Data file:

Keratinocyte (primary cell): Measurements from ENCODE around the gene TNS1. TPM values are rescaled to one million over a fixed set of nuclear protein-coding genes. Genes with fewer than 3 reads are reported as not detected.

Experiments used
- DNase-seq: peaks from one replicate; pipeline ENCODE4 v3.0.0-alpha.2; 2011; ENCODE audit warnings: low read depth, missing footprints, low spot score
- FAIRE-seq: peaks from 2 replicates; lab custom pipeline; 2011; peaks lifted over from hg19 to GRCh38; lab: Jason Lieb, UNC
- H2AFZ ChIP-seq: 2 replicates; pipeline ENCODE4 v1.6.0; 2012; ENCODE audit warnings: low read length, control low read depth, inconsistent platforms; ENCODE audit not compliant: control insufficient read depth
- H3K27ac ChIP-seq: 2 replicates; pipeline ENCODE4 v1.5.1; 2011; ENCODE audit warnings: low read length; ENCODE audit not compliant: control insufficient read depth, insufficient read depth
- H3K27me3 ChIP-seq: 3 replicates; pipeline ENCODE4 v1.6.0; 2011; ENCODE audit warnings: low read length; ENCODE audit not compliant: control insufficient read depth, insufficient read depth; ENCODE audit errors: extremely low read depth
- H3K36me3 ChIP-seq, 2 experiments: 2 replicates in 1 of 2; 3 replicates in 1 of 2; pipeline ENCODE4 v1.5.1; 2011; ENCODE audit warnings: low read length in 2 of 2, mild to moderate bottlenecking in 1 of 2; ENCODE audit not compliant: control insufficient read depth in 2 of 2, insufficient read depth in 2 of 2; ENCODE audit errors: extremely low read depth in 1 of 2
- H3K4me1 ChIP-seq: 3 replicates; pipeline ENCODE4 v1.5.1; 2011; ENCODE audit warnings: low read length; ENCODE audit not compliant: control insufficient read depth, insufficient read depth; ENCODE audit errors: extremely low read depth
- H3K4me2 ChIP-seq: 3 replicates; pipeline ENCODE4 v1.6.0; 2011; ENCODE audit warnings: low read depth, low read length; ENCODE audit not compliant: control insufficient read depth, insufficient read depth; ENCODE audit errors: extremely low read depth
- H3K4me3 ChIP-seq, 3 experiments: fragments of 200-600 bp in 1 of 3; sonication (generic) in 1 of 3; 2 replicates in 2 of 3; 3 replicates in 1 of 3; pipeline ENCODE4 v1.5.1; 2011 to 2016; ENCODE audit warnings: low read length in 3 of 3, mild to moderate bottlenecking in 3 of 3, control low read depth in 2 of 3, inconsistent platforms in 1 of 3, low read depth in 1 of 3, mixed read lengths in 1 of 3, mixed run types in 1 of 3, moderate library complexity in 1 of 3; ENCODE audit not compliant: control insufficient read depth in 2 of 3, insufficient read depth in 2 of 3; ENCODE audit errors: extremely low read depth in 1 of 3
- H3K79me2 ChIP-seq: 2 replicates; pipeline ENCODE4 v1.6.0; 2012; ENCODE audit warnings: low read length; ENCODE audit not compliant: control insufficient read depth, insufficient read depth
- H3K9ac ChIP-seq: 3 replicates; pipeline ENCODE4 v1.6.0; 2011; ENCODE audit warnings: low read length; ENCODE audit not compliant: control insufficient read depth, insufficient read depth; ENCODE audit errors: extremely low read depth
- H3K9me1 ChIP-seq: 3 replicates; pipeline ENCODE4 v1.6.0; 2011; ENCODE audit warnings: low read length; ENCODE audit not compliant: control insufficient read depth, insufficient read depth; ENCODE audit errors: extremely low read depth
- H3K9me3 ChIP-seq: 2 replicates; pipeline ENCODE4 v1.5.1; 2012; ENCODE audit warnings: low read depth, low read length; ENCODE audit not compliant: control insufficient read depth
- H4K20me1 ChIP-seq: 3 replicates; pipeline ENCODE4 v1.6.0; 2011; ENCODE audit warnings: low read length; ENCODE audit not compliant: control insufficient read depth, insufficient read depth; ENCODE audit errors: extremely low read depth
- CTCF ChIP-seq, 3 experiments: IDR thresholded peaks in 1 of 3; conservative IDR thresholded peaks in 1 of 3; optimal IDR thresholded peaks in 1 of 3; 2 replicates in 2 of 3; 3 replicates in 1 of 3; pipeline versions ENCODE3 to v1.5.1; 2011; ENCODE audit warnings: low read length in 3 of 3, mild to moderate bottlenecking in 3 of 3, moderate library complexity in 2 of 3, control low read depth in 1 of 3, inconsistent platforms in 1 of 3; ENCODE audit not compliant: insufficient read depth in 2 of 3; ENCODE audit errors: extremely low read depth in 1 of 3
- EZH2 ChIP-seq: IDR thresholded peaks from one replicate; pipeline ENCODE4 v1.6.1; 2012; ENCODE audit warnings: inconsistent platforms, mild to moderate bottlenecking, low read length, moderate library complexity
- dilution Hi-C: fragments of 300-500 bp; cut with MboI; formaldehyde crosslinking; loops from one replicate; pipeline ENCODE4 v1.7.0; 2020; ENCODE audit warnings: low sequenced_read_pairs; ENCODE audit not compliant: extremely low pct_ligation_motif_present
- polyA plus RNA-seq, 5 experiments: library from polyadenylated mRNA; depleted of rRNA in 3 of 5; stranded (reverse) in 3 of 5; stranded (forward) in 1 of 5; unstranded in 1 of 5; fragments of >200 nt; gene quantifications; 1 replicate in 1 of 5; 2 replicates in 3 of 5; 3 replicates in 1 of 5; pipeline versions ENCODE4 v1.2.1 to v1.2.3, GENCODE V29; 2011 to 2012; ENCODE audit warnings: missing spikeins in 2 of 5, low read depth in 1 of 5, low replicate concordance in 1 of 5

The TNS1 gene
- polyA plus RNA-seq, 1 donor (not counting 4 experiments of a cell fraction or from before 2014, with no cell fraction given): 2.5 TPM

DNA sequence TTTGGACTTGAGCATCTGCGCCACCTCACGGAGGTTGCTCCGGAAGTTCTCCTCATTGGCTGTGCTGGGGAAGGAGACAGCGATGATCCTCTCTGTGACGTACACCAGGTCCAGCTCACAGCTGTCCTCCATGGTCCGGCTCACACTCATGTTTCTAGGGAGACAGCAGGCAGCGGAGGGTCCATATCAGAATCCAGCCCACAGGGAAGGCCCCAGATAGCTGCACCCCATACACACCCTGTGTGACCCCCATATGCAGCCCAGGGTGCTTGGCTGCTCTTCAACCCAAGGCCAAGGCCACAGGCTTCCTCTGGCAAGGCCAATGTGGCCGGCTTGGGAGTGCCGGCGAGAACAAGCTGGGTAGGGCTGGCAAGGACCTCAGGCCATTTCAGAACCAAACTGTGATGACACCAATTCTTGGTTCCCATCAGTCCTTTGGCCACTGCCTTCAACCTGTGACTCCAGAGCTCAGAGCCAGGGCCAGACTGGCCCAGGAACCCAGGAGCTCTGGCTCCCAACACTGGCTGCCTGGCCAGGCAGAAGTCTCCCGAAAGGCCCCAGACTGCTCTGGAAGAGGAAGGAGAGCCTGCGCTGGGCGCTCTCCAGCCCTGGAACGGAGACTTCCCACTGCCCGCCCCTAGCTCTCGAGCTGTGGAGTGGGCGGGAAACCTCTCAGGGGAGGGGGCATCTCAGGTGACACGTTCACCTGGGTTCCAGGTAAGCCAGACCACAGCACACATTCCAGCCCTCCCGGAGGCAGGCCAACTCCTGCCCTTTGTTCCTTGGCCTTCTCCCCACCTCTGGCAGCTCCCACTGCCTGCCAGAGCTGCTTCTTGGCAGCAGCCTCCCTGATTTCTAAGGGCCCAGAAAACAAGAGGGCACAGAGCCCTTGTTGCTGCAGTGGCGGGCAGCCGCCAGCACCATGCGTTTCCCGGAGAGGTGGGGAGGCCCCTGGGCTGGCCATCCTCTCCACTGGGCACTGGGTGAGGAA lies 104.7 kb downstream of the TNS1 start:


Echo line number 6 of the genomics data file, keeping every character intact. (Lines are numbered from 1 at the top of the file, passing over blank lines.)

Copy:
- H3K27ac ChIP-seq: 2 replicates; pipeline ENCODE4 v1.5.1; 2011; ENCODE audit warnings: low read length; ENCODE audit not compliant: control insufficient read depth, insufficient read depth